I’ve had my eye on this book for a while. It has been highly praised in the United States, winning lots of plaudits for its debut novelist Coco Mellors, and in the UK it was a Sunday Times bestseller. The blurb was tantalising; set in New York city it tells the story of a whirlwind romance and its consequences, and comparisons with Sally Rooney have been drawn. My book club liked the sound of it too. We mostly do audiobooks these days as we are busy ladies of a certain age with families and work, etc, and I downloaded it excitedly.
It is essentially a novel of character studies. Cleo is a twenty-something artist struggling to make ends meet in New York where she has a low-calibre job while making her art in her spare time. Cleo is troubled and drifting. She is British but feels no connection with her home country where she has no friends and very little family. Her mother died by suicide when she was in her final year at university. Her parents separated when she was young and her father remarried a ghastly woman and has a new family.
Cleo’s US visa is about to expire and she has no idea what she is going to do next when she meets Frank at a party. Frank is twenty years her senior and owns a successful advertising agency. The opening chapters focus heavily on their initial meeting and the intense chemistry between them, and the inevitability of their getting together. The opening is clever and satisfying to read while also telling us a lot about these two people. It sets the scene really well. Despite the age difference Cleo and Frank seem well-suited. It is tempting to say that Cleo is looking for a ‘father-figure’, but I don’t think that would be correct; she is looking for stability though. Her life experience also makes her older than her years. Frank also had a troubled upbringing, his mother was an alcoholic, and he says he has never met anyone like Cleo before. He is perhaps a little younger than his years. Needless to say, their relationship blossoms. The impending expiry of Cleo’s work visa creates a literary turning point in the plot of the novel. Frank asks Cleo to marry him in a kind of ‘what have they got to lose’ way and they have a quickie ceremony at City Hall, witnessed by an emotional hot dog seller.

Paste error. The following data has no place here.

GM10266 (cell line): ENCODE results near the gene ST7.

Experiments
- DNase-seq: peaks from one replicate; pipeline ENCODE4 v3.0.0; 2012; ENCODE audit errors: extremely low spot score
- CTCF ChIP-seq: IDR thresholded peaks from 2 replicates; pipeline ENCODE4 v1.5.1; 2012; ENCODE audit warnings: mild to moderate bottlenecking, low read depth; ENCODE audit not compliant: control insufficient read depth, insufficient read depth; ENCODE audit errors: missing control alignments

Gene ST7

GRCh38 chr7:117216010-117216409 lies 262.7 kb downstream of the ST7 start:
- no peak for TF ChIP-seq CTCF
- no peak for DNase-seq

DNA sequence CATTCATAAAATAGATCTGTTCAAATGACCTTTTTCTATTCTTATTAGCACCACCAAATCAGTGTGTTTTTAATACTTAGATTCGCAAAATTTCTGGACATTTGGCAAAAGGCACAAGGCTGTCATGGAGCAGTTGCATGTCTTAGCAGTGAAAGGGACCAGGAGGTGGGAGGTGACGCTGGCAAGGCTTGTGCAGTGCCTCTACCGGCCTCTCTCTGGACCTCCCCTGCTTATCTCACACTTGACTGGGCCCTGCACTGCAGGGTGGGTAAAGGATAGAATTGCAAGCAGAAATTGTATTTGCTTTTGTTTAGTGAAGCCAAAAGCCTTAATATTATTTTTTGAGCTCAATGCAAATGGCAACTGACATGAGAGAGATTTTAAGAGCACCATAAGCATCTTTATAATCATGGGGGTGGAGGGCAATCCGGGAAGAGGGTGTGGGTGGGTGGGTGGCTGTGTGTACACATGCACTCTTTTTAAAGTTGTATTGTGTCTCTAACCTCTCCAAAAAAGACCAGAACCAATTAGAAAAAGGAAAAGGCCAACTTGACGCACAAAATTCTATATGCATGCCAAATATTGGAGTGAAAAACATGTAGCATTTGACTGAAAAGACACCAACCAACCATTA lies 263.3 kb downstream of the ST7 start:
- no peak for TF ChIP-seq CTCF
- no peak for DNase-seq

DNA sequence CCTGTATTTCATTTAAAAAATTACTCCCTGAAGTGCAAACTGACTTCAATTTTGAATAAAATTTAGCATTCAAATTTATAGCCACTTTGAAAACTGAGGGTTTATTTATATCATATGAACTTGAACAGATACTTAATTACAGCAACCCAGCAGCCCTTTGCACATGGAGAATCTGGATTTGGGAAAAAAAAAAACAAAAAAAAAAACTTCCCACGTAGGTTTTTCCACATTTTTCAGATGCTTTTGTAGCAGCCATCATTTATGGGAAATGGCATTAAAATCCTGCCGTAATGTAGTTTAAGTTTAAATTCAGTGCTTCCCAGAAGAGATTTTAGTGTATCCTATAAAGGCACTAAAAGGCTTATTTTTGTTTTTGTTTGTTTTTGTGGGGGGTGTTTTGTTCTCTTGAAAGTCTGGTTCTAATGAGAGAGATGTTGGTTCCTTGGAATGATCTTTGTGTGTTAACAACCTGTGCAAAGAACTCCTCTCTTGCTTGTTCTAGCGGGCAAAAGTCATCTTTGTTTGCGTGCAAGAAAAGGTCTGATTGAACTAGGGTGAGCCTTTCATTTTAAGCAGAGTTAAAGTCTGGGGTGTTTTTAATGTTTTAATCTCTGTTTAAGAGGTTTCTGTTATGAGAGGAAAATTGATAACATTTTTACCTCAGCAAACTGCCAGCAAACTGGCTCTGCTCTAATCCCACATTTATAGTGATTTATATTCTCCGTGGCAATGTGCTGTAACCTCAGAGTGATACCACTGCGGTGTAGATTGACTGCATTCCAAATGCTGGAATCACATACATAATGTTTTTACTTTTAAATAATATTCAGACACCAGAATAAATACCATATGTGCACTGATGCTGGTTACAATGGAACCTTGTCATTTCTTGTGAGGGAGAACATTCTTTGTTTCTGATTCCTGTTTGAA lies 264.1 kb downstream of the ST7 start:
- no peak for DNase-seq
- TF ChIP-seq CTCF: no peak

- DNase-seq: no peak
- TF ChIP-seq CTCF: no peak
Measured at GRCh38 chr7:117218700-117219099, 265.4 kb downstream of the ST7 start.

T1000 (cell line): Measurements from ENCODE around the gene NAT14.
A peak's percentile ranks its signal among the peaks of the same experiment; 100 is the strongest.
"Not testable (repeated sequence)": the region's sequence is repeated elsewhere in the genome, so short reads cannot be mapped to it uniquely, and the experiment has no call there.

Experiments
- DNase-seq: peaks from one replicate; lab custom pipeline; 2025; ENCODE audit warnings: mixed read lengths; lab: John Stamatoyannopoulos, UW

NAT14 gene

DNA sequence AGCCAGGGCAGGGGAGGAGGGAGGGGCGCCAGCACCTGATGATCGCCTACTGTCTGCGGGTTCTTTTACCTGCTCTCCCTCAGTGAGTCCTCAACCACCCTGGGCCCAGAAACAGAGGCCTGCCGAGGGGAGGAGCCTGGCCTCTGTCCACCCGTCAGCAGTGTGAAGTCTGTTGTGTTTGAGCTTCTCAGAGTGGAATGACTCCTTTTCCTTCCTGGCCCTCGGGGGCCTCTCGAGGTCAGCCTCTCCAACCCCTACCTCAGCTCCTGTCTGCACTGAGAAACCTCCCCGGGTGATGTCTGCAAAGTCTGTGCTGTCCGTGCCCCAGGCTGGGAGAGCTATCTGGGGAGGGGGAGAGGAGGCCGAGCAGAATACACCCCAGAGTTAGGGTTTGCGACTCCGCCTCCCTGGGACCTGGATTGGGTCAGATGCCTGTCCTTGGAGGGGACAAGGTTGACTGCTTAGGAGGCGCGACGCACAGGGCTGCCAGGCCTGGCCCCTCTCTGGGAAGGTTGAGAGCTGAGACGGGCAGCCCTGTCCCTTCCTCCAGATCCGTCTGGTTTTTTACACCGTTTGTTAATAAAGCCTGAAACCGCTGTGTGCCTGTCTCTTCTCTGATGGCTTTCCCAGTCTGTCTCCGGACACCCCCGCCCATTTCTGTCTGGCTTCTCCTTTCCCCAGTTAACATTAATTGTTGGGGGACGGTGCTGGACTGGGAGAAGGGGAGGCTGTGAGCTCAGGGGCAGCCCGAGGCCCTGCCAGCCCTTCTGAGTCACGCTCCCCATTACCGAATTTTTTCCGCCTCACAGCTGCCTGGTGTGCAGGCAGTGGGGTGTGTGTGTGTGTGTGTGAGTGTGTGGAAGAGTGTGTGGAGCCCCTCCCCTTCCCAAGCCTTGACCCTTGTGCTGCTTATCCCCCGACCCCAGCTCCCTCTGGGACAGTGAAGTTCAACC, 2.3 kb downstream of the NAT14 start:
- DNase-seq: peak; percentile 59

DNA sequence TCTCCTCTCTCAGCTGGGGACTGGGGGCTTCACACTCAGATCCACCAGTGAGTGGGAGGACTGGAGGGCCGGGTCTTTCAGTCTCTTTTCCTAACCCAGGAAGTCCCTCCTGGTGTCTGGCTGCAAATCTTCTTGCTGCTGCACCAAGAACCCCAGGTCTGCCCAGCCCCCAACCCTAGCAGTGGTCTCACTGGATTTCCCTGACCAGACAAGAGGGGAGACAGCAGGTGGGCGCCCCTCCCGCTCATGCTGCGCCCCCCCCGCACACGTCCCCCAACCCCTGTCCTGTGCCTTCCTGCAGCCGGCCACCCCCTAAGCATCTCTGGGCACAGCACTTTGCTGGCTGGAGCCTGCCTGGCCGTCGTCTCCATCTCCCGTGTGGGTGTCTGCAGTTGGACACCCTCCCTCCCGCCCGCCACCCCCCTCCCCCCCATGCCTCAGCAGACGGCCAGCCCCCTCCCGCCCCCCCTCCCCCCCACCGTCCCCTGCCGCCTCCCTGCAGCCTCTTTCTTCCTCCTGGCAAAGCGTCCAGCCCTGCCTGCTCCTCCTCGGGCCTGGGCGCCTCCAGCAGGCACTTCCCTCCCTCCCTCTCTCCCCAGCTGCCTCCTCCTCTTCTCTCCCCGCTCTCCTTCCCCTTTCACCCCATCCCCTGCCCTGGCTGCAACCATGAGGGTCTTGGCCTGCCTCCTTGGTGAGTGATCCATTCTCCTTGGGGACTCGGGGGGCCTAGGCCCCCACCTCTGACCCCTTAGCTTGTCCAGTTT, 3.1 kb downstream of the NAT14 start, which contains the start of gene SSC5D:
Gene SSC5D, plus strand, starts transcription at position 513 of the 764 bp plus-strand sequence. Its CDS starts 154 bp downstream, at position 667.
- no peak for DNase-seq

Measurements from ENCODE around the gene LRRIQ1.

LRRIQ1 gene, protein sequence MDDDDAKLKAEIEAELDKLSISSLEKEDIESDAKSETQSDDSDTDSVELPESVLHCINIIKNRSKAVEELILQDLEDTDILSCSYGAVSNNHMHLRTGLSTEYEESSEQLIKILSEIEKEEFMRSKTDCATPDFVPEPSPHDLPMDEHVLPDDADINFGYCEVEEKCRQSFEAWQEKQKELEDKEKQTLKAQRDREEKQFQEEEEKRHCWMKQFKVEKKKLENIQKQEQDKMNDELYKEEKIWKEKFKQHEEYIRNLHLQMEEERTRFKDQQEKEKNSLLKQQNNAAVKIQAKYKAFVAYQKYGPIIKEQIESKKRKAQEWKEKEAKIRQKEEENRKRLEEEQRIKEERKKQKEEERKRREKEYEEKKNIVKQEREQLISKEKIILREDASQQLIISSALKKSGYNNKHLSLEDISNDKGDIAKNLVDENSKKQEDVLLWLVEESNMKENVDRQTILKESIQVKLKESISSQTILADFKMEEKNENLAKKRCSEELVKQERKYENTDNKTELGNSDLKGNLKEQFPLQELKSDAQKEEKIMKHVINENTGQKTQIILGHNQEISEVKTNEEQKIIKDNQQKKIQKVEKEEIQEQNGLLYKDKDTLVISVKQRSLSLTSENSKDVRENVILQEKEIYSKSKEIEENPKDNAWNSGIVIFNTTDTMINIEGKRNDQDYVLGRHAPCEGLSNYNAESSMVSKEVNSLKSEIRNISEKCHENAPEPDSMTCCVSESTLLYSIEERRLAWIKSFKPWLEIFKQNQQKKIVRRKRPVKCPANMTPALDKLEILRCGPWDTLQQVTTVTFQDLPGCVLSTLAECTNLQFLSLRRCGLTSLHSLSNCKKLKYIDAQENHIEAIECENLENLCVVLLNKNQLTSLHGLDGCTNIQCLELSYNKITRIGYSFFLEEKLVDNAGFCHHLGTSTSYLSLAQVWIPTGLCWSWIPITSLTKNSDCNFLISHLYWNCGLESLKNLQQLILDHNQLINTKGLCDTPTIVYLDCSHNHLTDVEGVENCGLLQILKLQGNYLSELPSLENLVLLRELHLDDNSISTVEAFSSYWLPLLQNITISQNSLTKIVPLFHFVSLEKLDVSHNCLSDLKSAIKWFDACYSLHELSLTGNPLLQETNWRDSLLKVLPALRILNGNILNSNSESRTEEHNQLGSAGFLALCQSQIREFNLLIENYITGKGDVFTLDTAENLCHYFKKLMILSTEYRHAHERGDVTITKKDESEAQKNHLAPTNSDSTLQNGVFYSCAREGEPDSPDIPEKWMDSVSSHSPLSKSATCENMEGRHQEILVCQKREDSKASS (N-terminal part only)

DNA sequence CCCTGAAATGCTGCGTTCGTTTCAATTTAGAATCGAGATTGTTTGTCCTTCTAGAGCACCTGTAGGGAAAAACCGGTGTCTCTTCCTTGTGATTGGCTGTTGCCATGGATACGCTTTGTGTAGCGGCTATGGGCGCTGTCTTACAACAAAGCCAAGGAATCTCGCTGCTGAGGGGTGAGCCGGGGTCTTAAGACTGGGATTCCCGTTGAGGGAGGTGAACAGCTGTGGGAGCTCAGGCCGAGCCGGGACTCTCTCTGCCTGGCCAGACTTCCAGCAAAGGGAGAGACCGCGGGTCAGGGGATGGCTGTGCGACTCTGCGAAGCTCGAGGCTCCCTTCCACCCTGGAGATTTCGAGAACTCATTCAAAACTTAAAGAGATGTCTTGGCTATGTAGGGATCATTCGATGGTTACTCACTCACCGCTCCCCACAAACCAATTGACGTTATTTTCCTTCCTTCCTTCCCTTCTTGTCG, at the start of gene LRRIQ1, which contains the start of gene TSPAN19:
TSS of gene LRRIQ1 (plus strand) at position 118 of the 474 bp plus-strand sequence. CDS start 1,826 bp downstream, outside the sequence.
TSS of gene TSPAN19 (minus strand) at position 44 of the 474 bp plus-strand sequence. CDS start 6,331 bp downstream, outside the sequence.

So far so good, but for me, the book goes somewhat downhill from here. It is clear that the rest of the novel is going to be about their marriage – will they repent of having married in haste?
The next few chapters focus a lot on Cleo and Frank’s circle, rather than the couple themselves, and I felt I rather lost the two main characters here. Coco Mellors goes into detailed character portraits of their friends Santiago, Anders and Vincent, and Frank’s younger half-sister Zoe, and we meet Cleo’s father and his wife Miriam, who were cringingly two-dimensional for me. There were times when I wanted to give up on this book because I was so deeply irritated with the secondary characters. I found them lazy stereotypes and I could not fathom why we needed to know so much about them. My only conclusion is that they were there to tell us a bit about “life in New York city”, which I found a bit patronising. It all seemed like something out of Wall Street! Or they were there for padding, to take the focus off Cleo and Frank for a few months, the period during which they were relatively content with one another, until the author could legitimately turn to problems arising in their marriage after the first flush or romance.
About half way through a further character is introduced. Eleanor is a forty year-old copywriter who goes to work in Frank’s agency. It is clear she is much more ‘ordinary’ than the ‘extraordinary’ Cleo (looks-wise) but there is something about her that attracts Frank’s attention. They share an easy companionability that contrasts with the more intense relationship he has with Cleo. Not unexpectedly, Frank and Cleo’s marriage begins spectacularly to disintegrate, as do the other characters in the book, in a kind of parallel decline. To be fair, the book gets better again from here, although I found the ending disappointingly predictable.
I’m really not sure about this book. It is well-written and I liked the characters of Cleo and Frank, and Eleanor. I disliked most of the others though and found the novel a bit unbalanced in that respect. It’s not a bad read, though it could be quite triggering for some, covering themes of suicide, addiction, and childhood trauma.
My main complaint is that it seems to favour sensationalism over authenticity and other books I have read recently cover similar themes better (for example, any of Sally Rooney’s books and Sorrow and Bliss by Meg Mason). I came across an LA Times review which said that Cleopatra and Frankenstein read as though it had been written to be adapted for a Netflix series, and I think I probably agree.